Can Avaya Make Heads or Tails From Nortel Assets?
January 27, 2010

Now that Avaya has rescued Nortel from going completely under as part of the completed acquisition of Nortel Enterprise Solution assets including technology, customer and employees, the question turns to “what of the future?”.  The biggest group of companies concerned with the outcome are those Nortel customers that fear their products won’t be supported for much longer and should evaluate alternative paths for their technology future.
While much of the comments on the Avaya-Nortel roadmap has focussed on technology, what has impressed me is the reality behind the “protect, extend, growth” statements. What these boil down to is that Nortel customers shouldn’t be overly concerned since Avaya has no plans to announce any “end of life” dates for any products during 2010, which when added to its support policy means that no current products will stop being supported until at least 2017. Given the pace of change in the communications and contact center market, this should give most companies adequate time to plan their upgrade strategies.

On the technology front, the way forward for unified communications and contact center depends heavily on Avaya’s AURA product. This sits at the heart of both strategies and provides functionality such as integration with base telephony and data transmission equipment, communication devices such as telephone handsets, integration with business applications and as such business processes (e.g. customer interaction technology capabilities) and presence, the fundamental component of unified communications (UC) that allows the network and therefore other users to seamlessly know who is logged-on and available to collaborate with. This can simplify the method for customer interactions as I wrote about previously See “Unified Communications: Simpler and Eventually Cheaper Customer Interactions“. These integrations rely heavily on all component parts being SIP-enabled, hence lots of comments on the fact that the roadmap is heavily oriented to SIP. To my mind, this is not such a big issue as my research into the use of technology in contact centers shows companies are beginning to invest in SIP-enabled networks and devices and I expect that trend to continue. The roadmap sees some Nortel products, for example to support video, being integrated into AURA. Given this was only released a few months ago, I will be monitoring developments quite closely.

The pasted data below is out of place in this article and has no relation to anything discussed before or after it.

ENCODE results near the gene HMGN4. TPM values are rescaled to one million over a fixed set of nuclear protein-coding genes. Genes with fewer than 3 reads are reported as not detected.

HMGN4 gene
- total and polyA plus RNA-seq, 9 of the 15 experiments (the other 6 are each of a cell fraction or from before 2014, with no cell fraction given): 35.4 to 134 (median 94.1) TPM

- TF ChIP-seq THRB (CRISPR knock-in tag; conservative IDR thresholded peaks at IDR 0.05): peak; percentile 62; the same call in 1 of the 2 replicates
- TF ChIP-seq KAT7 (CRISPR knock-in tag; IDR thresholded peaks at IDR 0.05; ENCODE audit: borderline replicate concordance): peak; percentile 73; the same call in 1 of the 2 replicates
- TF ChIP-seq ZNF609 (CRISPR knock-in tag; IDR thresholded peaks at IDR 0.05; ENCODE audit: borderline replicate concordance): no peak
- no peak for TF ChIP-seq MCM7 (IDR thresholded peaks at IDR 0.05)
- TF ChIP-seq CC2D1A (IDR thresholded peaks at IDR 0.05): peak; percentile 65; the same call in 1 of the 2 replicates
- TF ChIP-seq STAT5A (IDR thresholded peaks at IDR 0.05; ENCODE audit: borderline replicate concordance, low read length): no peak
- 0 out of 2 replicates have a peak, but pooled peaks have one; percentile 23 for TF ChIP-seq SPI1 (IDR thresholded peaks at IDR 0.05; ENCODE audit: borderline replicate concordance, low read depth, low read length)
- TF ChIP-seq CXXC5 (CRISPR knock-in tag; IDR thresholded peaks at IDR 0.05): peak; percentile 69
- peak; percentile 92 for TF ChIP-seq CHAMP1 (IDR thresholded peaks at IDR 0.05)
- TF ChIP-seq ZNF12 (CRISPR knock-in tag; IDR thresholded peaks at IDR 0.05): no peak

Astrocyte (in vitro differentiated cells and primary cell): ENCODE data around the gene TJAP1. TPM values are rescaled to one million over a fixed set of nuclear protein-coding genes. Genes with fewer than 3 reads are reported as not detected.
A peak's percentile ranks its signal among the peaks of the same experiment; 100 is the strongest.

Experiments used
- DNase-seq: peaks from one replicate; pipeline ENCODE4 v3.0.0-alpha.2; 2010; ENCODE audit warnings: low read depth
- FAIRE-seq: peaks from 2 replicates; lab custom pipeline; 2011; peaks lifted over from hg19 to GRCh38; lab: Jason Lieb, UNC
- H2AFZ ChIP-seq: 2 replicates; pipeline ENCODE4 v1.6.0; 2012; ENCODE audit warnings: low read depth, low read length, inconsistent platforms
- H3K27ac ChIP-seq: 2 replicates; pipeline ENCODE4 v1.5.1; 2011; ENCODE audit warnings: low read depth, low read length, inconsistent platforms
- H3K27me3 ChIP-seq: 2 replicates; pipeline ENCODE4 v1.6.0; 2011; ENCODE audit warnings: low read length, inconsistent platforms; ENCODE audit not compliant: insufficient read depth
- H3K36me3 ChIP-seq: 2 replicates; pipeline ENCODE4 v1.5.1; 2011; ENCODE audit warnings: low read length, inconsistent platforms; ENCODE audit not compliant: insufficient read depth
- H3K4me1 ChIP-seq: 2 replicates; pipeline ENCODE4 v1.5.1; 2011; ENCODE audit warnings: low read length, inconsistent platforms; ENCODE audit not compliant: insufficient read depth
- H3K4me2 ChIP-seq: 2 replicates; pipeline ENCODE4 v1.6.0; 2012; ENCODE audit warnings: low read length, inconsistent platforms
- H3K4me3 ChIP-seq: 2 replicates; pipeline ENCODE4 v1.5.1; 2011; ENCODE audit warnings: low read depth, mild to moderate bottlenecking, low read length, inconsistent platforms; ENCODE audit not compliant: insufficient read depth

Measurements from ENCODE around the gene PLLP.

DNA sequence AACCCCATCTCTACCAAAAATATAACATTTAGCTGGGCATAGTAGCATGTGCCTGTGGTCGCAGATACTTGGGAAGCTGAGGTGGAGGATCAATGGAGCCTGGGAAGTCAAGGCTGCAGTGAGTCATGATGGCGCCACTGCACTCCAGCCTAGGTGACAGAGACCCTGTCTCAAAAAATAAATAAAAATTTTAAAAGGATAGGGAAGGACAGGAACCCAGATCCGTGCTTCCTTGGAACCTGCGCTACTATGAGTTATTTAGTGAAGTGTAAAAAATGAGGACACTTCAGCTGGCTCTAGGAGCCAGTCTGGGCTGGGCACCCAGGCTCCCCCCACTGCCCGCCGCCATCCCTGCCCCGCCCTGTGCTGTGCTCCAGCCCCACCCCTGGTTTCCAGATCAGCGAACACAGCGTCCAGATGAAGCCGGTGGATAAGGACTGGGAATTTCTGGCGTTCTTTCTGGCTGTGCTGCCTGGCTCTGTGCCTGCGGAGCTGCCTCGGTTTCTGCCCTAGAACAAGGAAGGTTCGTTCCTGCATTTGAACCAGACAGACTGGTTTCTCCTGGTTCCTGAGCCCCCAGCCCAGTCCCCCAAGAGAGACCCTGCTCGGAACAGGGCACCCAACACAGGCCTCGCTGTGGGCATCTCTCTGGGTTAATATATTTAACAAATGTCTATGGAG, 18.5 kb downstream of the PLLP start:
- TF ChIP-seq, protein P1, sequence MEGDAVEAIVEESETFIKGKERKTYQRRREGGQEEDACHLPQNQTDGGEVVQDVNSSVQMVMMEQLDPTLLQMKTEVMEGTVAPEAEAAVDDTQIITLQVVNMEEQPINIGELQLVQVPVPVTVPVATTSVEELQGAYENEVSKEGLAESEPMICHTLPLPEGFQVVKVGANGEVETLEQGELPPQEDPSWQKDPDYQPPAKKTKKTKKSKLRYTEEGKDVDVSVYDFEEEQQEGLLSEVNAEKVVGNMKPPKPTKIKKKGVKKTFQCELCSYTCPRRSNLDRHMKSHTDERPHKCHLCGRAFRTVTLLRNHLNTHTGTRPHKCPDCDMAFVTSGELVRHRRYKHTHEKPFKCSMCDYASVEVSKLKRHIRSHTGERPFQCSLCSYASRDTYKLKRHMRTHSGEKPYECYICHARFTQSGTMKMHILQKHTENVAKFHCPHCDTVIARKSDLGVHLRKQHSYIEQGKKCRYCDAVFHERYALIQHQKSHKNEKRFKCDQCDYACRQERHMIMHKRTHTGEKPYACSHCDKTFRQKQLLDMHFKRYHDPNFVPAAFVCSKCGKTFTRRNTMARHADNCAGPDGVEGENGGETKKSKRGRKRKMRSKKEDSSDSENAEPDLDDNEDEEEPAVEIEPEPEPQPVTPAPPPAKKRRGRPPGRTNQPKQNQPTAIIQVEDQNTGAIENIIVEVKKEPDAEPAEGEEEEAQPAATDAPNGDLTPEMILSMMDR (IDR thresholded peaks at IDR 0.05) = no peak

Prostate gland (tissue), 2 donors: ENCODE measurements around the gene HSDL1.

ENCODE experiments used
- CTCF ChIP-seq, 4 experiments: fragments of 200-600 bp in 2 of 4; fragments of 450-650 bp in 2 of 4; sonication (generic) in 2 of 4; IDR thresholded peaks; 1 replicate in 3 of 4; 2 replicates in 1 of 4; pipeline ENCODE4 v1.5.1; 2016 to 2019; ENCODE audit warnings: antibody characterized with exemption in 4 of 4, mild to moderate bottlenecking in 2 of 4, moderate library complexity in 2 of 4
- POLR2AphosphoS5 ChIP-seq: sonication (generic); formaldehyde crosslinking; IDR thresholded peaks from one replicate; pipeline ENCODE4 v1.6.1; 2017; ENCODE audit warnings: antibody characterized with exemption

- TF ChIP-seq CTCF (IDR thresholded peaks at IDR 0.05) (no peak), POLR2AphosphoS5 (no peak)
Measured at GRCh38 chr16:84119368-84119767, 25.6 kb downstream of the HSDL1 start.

AURA also sits at the heart of the contact center roadmap, which is targeted to end up with the first release of a new product provisionally called the Next Generation Contact Center, in July this year; something customers and prospects should be aware of because after this date it is clear Avaya will be encouraging everyone to transition to NGCC. This will include a Nortel’s Agile Communication Environment (ACE) product, a new component called Work Assignment Engine, a new agent desktop and a new reporting and analytics product called Avaya Performance Suite. There is a lot of talk about what each of these will include but one thing is clear: there needs to be a lot of rationalisation, integration of existing Avaya and Nortel software products. Previous mega-acquisitions by the likes of Oracle, IBM and SAP teach us that rationalising/integrating software products is no easy task, so again I think it will be interesting to see if Avaya does a better job of delivering against promises than others before them have done.

So like any other acquisition, there will be lots of uncertainty for existing customers and prospects. There will also be winners and losers, with existing Nortel customers probably coming out best. As to the future, the biggest challenge I see for the new Avaya is transitioning from a largely hardware-driven company to more of a software-driven company. This still has them in direction competition with Alcatel-Geneys and Cisco which both are advancing their contact center technologies and unified communication solutions. The communications and contact center spaces are fast moving markets with new products appearing almost weekly, with the big trends being to cloud-based solutions and integration with social media. Both depend on software, so to my mind this is the biggest challenge if Avaya wants to maintain its position in both markets.

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Regards,

Richard Snow – VP & Research Director


 

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